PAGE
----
Halifax, Nova Scotia / Canada
Halifax, with around 90,000 is as the capital of Nova Scotia not only its economic and cultural center, but also also of the whole of the Atlantic region of Canada. In 1749 the British chose the ice-free and strategically situated bay to establish a fort. Directly on the pier of the city exploded in 1917 the ammunition freighter Mont Blanc after the collision with a Norwegian freighter. The detonation was the largest that had ever taken place anywhere up to that time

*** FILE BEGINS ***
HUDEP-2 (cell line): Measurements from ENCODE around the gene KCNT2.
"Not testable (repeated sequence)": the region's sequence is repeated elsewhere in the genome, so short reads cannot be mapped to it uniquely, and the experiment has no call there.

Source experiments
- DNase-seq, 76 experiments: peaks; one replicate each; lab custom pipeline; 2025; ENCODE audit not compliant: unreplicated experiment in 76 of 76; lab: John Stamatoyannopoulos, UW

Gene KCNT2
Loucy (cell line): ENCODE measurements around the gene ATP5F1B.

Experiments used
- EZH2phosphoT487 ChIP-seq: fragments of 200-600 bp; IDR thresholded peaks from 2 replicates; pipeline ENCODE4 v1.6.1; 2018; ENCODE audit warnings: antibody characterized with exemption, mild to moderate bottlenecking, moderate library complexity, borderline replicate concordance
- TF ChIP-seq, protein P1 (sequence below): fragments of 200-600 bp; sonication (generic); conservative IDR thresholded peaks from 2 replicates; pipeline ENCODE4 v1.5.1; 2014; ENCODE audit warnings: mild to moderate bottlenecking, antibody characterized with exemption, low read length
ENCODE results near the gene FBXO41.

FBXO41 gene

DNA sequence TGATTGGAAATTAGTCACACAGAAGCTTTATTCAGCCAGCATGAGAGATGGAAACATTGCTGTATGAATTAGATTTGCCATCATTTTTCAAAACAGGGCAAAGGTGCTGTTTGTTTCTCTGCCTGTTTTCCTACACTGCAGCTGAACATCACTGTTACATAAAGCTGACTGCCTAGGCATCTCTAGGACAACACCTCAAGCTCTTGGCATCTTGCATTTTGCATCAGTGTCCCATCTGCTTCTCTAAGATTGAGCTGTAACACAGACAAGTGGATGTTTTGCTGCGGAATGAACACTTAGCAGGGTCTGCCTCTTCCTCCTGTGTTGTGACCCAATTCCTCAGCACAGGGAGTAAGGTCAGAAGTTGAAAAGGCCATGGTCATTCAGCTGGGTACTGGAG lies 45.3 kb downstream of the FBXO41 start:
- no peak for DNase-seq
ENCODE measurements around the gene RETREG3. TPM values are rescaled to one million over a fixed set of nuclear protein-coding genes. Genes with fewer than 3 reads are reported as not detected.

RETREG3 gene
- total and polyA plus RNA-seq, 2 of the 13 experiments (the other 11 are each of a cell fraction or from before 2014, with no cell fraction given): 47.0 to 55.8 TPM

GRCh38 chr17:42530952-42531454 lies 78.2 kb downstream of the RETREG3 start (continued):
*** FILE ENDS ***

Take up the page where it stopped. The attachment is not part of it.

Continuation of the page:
Halifax lives by its natural harbor, an estuary reaching 16 kilometer deep into the country. At the center of downtown Halifax is the Grand Parade, a small park. It is bordered by the town hall and the oldest Anglican Church of Canada, the St. Paul's Church from 1750. A landmark of the city is the clock tower near the Grand Parade. It is the most famous legacy of the Earl of Kent, who in 1800 was commander of the garrison stationed there. Interesting is also the Maritime Museum of the Atlantic. Here you can see, among others, remnants of the Titanic sunken in 1912. From here there are only a few meters to the "Historic Properties", a merchant district, in whose camps formerly the goods captured by American ships were auctioned.